International Childhood Cancer DayTreatment inequality highlighted
Each year 200,000 children worldwide are diagnosed with cancer.
In the UK and other developed countries rapid diagnosis and treatment thankfully means eight out of ten with this awful illness now survive – a massive leap from three in ten just 40 years ago.
But, shockingly, in poorer parts of the world the figure plummets to as low as 20 or even ten per cent.
Today (February 15) is International Childhood Cancer Day, and children’s cancer charities are joining forces to raise awareness of this appalling disparity – and the fact that children from every country have the right to proper information, speedy diagnosis and the best possible medical care.
“The majority of children in the world who suffer from childhood cancer will die undiagnosed,” said Besom Pau, chairman of the International Confederation of Childhood Cancer Parent Organisations (ICCCPO), which leads the campaign.
Pau added: “This is largely due to the lack of awareness that some cancers are curable, poor access to information, late or no detection and lack of effective treatment.”
One international volunteer helping in a children’s cancer ward added: “It is one of the saddest experiences to witness children and their parents in under-resourced wards unable and unmotivated to fight the battle any longer, just waiting in despair for the inevitable to happen, knowing that with funding from those able to help the outcome could be so different.”
With prompt treatment most children with cancer can in fact be cured. And significant medical advances mean survival rates continue to improve – but this has still not reached the majority of children diagnosed worldwide.
In a bid to remedy the situation, the ICCCPO is developing medical partnerships, which by sharing the vital expertise of doctors from “resource-rich” countries will help save lives in poorer regions.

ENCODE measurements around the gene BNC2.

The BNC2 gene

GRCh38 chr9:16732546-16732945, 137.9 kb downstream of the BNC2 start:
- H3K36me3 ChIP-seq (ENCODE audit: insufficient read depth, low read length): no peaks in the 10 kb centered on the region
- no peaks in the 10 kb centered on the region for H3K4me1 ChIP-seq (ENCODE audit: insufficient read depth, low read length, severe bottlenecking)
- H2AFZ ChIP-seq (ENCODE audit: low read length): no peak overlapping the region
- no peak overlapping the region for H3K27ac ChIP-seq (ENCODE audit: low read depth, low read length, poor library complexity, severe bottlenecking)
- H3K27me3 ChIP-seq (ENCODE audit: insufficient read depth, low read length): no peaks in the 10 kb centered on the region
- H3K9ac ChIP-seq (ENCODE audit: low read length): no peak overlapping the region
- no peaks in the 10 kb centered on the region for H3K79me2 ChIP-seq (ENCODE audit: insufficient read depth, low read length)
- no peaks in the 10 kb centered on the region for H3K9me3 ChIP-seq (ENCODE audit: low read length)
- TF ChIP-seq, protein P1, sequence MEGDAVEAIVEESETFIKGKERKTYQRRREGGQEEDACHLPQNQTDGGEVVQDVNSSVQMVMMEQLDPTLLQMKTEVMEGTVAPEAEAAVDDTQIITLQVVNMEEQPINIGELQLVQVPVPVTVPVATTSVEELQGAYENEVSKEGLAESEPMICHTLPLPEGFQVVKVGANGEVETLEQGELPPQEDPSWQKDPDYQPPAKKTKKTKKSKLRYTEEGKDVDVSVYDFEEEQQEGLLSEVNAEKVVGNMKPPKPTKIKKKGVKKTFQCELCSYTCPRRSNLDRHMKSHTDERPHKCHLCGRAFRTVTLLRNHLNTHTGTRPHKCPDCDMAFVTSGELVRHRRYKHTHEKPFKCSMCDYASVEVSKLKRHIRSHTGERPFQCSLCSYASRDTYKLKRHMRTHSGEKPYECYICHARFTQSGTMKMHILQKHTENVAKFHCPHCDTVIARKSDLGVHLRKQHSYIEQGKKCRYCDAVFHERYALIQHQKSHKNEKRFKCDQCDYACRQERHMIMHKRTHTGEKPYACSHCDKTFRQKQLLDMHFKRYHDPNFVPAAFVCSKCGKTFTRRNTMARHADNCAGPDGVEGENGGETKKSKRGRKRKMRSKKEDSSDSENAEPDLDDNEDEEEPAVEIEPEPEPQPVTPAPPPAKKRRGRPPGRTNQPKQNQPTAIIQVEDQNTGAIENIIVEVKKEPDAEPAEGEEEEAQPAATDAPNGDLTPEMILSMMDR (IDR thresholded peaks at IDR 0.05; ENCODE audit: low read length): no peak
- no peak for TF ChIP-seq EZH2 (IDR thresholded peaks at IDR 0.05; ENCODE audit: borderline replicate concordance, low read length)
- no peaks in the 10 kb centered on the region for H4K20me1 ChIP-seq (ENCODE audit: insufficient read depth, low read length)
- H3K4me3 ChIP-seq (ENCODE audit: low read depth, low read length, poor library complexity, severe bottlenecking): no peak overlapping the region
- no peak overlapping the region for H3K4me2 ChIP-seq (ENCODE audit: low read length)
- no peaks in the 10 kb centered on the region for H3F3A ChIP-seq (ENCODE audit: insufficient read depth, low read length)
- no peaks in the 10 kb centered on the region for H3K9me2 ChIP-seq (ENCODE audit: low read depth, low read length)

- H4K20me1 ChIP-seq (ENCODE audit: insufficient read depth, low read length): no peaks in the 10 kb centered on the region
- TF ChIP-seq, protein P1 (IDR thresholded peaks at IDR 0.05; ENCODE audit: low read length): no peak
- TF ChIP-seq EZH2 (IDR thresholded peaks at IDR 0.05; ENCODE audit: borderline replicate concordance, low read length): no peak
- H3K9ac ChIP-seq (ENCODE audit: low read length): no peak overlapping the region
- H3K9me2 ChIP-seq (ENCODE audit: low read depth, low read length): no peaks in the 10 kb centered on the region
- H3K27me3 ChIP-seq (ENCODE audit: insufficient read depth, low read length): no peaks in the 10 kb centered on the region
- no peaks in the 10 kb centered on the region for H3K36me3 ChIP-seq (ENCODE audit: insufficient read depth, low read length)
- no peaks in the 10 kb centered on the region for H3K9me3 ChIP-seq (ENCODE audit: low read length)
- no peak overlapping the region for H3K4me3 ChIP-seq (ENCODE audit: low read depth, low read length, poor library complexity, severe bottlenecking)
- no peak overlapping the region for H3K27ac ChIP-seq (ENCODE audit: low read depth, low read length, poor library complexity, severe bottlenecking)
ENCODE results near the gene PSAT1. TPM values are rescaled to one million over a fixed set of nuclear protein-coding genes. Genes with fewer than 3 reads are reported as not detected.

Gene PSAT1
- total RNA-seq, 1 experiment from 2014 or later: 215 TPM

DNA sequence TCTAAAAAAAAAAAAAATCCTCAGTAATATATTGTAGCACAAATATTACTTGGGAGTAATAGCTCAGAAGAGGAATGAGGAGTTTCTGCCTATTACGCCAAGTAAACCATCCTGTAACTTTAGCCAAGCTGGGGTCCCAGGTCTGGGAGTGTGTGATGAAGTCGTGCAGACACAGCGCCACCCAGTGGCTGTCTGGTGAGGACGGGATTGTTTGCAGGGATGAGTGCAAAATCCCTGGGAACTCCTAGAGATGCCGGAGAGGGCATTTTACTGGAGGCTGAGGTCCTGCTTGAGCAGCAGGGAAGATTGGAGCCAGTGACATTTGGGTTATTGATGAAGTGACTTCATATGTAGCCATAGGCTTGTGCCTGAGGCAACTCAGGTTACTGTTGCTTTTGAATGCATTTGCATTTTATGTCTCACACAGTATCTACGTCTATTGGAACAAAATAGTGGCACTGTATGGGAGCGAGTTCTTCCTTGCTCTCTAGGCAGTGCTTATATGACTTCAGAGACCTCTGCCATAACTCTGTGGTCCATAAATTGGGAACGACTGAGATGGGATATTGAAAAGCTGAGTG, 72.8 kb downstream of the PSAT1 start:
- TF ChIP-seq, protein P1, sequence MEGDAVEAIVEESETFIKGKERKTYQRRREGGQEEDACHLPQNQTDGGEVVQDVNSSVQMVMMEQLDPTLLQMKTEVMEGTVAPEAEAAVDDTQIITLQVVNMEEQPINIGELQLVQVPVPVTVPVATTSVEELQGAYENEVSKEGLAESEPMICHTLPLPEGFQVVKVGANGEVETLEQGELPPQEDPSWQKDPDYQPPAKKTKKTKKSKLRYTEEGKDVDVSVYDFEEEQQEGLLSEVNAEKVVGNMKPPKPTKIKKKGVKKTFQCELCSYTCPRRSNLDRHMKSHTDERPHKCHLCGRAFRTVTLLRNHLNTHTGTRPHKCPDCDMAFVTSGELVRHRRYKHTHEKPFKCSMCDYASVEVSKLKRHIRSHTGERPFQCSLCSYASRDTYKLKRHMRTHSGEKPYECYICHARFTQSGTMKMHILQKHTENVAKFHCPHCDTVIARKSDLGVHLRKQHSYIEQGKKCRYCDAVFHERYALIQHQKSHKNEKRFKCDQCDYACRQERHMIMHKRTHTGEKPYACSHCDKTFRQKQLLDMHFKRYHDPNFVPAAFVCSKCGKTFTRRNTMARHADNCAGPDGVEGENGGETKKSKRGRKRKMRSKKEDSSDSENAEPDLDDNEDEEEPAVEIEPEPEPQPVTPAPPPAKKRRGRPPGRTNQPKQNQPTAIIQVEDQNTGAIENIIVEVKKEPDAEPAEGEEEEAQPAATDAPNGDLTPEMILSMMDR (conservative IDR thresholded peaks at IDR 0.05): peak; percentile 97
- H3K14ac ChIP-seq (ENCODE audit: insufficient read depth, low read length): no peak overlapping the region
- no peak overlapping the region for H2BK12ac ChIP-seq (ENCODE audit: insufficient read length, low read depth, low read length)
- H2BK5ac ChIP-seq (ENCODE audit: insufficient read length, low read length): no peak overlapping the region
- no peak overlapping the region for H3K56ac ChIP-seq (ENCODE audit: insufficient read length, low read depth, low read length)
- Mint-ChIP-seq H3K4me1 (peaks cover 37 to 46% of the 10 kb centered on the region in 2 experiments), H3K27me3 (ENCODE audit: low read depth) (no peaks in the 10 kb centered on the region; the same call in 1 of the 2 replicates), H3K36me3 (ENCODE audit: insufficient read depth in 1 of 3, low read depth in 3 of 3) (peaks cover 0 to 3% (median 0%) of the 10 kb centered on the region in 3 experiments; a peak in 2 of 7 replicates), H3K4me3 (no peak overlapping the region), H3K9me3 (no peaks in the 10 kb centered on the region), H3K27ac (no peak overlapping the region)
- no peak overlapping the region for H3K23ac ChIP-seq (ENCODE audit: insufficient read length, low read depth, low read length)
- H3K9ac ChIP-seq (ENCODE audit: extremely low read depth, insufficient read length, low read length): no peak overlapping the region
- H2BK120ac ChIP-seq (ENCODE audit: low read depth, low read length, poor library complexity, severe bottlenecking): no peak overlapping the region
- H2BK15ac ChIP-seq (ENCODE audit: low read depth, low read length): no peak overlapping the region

It also helps to raise funds for projects improving access to medical staff, drugs and equipment.
There are some 220 cancers that affect children, and the most common include brain tumours – the leading cause of death in childhood cancer – bone cancer such as Ewing’s Sarcoma, Hodgkins Lymphoma, Leukaemia - which accounts for one third of childhood diagnoses - and Neuroblastoma, which usually affects children under the age of five.
Children’s cancer is very different to adult cancers, occurring in different parts of the body and responding differently to treatment. Generally, the causes are unknown: there is a theory that they may start inside the womb, but it is not known why, and most types are not inherited.
Studies are ongoing to better understand of the biology of childhood cancer, with the hope that this will lead to new and better treatment approaches.
Diagnosis requires a battery of tests, which can take some time but are vital in securing the most accurate information. These can range from biopsy, where a small part of the tumour is removed, to bone marrow tests, blood tests, X-rays, CT scans and lumbar punctures, where the fluid around the spinal cord is examined to see if it contains any cancer cells.
Treatment varies depending on the child’s condition, the stage of their illness and their general health, and may consist of a combination of treatments, such as surgery and chemotherapy.
As ICCCPO points out: “The treatment and care of childhood cancer requires a whole interdisciplinary team, to provide not just the medical treatment of the child (which may include surgery and radiation), but also the psychosocial support for the child and the whole family.”
In the UK and Ireland, a network of specialist treatment centres exists to treat the under-15s, which is credited for having dramatically improved survival rates.
There is also a high proportion of children being treated as part of clinical trials of new medicines, which is another factor said to have improved outcomes.
But these facilities are not available in other parts of the world.
In Africa, for instance, only five per cent of childhood cancers are cured – despite the fact that there are many affordable treatment options.
As African cancer care charity Afrox points out: "With early detection and improved access to treatment there is considerable potential to reduce child mortality from cancer."
Charity World Child Cancer adds: “Child cancer is highly curable yet in low and middle income countries tens of thousands of children die needlessly every year from the disease - most dying without any effective pain relief.
“Poor diagnosis coupled with too few specially trained doctors and nurses and the mistaken belief that child cancer is too difficult to cure combine to create very low survival rates. In fact, at least 50 per cent of child cancers can be cured even in resource-poor environments with relatively simple and inexpensive drugs and procedures, which have been known to doctors for decades.”
This article was published on Wed 15 February 2012
Image © Katrina Brown - Fotolia.com
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